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The northern lapwing (Vanellus vanellus), also known as the peewit or pewit, tuit or tew-it, green plover, or (in Britain and Ireland) just lapwing, is a bird in the lapwing family. It is common through temperate Eurosiberia.
It is highly migratory over most of its extensive range, wintering further south as far as North Africa, northern India, Pakistan, and parts of China. It migrates mainly by day, often in large flocks. Lowland breeders in westernmost areas of Europe are resident. It occasionally is a vagrant to North America, especially after storms, as in the Canadian sightings after storms in December 1927 and in January 1966.
It is a wader that breeds on cultivated land and other short vegetation habitats. 3–4 eggs are laid in a ground scrape. The nest and young are defended noisily and aggressively against all intruders, up to and including horses and cattle.
The name lapwing has been variously attributed to the "lapping" sound its wings make in flight, from the irregular progress in flight due to its large wings (the Oxford English Dictionary derives this from an Old English word meaning "to totter"), or from its habit of drawing potential predators away from its nest by trailing a wing as if broken. The names peewit, pewit, tuit or tew-it are onomatopaeic and refer to the bird's characteristic call.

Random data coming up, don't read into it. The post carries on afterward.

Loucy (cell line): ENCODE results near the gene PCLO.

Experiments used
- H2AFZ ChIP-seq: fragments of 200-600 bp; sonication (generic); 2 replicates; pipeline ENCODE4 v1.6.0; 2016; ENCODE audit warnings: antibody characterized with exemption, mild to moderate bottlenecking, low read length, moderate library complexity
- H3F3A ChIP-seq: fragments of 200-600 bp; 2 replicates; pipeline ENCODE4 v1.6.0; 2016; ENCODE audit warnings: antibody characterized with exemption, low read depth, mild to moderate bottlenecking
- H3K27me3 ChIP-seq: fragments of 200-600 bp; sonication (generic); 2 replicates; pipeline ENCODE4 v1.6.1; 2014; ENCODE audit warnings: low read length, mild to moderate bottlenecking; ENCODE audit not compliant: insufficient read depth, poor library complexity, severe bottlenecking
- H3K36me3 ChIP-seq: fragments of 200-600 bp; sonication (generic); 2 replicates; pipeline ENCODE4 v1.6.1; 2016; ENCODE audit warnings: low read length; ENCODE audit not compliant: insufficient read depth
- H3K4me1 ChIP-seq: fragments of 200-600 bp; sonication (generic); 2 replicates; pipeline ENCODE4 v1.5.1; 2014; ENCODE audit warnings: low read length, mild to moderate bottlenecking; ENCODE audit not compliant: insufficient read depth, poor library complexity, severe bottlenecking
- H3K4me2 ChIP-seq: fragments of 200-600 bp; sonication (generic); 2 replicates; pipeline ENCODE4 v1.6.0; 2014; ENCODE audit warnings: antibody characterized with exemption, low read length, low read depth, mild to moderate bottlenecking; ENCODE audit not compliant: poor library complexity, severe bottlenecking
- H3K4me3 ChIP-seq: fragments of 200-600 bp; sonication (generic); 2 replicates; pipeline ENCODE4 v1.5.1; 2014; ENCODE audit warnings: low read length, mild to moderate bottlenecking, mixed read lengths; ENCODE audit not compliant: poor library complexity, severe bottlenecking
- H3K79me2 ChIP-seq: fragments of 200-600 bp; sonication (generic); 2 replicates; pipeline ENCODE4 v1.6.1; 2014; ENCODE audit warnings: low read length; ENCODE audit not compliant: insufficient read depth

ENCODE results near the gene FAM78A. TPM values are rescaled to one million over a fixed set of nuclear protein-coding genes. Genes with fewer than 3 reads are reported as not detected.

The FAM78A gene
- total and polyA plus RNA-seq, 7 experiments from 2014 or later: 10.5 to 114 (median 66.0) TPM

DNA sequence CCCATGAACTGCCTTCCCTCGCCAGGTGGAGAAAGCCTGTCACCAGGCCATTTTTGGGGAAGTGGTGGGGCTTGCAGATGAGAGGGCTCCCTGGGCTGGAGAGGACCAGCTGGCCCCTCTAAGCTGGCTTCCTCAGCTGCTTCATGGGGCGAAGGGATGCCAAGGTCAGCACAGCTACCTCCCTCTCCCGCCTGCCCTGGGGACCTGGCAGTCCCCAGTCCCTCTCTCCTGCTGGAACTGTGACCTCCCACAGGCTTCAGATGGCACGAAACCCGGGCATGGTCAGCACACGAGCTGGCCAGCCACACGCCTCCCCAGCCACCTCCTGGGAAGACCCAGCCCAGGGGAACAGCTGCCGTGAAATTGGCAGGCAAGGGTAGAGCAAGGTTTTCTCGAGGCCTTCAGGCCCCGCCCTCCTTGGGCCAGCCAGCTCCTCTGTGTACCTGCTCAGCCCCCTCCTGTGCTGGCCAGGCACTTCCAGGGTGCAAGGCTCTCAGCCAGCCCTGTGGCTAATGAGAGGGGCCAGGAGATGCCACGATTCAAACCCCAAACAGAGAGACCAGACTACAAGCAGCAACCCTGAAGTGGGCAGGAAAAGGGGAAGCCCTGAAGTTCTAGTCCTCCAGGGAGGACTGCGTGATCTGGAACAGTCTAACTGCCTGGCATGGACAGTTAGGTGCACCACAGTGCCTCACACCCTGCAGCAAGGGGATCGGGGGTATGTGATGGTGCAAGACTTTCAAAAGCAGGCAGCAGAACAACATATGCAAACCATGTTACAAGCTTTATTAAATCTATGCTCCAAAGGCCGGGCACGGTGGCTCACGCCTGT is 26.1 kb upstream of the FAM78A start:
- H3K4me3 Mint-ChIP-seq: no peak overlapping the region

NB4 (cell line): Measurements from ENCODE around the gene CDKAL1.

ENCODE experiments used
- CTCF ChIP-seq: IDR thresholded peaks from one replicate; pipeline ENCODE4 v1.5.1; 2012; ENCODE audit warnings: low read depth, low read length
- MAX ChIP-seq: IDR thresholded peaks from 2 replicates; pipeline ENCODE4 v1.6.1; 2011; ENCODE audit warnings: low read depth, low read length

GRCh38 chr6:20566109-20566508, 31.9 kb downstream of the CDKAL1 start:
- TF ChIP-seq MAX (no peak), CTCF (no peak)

The northern lapwing is a 28–33 cm (11–13 in) long bird with a 67–87 cm (26–34 in) wingspan and a body mass of 128–330 g (4.5–11.6 oz). It has rounded wings and a crest. It is also the shortest-legged of the lapwings. It is mainly black and white, but the back is tinted green. The male has a long crest and a black crown, throat and breast contrasting with an otherwise white face. Females and young birds have shorter crests, and have less strongly marked heads, but plumages are otherwise quite similar.
This is a vocal bird in the breeding season, with constant calling as the crazed tumbling display flight is performed by the male. The typical contact call is a loud, shrill "pee-wit" from which they get their other name of peewit. Displaying males usually make a wheezy "pee-wit, wit wit, eeze wit" during their display flight, these birds also make squeaking or mewing sounds.
It feeds primarily on insects and other small invertebrates. This species often feeds in mixed flocks with golden plovers and black-headed gulls, the latter often robbing the two plovers, but providing a degree of protection against predators.
Like the golden plovers, this species prefers to feed at night when there is moonlight.
The northern lapwing is one of the species to which the Agreement on the Conservation of African-Eurasian Migratory Waterbirds (AEWA) applies.